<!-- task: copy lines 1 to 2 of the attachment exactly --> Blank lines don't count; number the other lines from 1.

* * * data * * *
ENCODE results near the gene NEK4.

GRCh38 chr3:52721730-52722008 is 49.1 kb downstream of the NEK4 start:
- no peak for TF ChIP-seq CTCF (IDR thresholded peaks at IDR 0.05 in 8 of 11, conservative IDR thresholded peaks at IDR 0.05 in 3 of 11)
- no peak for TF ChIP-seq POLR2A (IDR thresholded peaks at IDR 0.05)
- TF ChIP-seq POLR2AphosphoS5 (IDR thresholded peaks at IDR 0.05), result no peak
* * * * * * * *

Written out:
ENCODE results near the gene NEK4.

GRCh38 chr3:52721730-52722008 is 49.1 kb downstream of the NEK4 start: